Things to hate right at the start of the series:

SPOILERS AHEAD!!

1) Introducing Tillie’s business, brothels, one of the prostitutes in the house gets pregnant (not for the first time according to her and she looks appropriately apprehensive about it). Turns out she’s not apprehensive because she’ll have to deal with not being able to work but because her boss takes her outside and has her repeatedly punched in the stomach to induce a miscarriage.

2) Tillie’s lover/boyfriend/lackey is a domestic abuser. He cheated on her in this episode, she called him on it and he beat her. The next day, she confronted the woman he cheated on her with, one of the girls in her house, and threatened her while making it clear that it wasn’t her lover’s fault. So there’s that psychological mindfuckery that comes with domestic abuse.

3) A bit unbelievably, there’s only one POC, a black man who apparently goes by the name of n****. Yeah.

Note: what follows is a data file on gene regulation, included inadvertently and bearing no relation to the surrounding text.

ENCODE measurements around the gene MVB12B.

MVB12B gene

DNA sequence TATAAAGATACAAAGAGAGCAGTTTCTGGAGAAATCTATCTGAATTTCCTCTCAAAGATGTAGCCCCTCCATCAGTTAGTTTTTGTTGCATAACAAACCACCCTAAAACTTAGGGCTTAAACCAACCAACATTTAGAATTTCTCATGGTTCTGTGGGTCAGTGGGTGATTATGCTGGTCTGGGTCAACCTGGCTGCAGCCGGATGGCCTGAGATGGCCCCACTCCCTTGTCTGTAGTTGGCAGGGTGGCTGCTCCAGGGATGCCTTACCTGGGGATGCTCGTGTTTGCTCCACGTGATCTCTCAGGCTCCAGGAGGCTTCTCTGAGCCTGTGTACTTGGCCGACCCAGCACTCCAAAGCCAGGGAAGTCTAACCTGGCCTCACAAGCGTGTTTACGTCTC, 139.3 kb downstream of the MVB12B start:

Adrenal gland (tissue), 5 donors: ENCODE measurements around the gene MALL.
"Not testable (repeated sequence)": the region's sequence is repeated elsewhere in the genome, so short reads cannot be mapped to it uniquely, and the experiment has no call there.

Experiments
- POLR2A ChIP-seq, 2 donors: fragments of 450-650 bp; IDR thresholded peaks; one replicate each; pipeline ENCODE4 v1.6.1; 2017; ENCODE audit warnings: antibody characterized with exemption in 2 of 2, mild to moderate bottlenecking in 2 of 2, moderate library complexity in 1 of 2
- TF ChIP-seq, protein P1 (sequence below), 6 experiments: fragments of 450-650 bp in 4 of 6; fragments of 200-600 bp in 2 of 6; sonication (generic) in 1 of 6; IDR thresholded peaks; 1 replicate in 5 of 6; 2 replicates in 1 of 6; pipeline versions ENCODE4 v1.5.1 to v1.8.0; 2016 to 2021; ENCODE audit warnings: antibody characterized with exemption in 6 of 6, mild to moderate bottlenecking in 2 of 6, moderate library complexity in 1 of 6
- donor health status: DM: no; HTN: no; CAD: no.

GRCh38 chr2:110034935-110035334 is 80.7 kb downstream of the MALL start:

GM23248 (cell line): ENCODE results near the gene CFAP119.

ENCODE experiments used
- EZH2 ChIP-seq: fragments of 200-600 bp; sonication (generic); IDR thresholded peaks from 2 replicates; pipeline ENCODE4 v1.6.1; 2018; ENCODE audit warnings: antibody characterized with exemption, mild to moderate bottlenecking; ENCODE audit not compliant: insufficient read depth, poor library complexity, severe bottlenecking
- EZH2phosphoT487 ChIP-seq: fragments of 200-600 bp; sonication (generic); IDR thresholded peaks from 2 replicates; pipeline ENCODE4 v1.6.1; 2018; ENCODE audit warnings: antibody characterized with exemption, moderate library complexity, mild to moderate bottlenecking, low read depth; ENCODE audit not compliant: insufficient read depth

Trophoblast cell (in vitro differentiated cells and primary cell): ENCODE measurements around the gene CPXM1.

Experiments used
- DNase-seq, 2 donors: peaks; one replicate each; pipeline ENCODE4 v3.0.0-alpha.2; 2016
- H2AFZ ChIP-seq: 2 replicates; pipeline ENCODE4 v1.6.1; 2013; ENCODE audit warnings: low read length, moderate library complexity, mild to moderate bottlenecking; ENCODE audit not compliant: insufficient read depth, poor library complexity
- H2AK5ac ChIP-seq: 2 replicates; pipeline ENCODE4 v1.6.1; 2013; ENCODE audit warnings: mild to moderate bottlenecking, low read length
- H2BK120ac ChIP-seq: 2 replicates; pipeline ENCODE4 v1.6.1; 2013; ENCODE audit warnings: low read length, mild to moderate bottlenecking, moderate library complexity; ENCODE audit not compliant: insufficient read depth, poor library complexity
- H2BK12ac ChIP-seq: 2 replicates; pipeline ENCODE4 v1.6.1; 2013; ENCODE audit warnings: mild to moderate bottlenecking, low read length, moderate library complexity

4) Antisemitism; a local crime thug known as Phil the Jew, and his Jewishness is called up as a derogatory attribute pretty constantly.

5) There’s a thug called the midnight raper who’s apparently discovered a penchant for slicing up women in the middle of the night, just for kicks.

And all that’s just in the first two intro, get to know your players, episodes.

I’m hooked by the female characterization. There’s a woman who’s not penalized for having sex how and when she wants to, a woman who’s had to deal with rampant sexism to become a respected officer of the law, and two crime queens with major personalities. So I kept watching.

By the end of the show, I wasn’t as angry at myself for putting up with as I thought I would be. I need to examine whether that’s a matter of being deadened/slowly numbed to all that was wrong (this is the problem with marathoning through a show).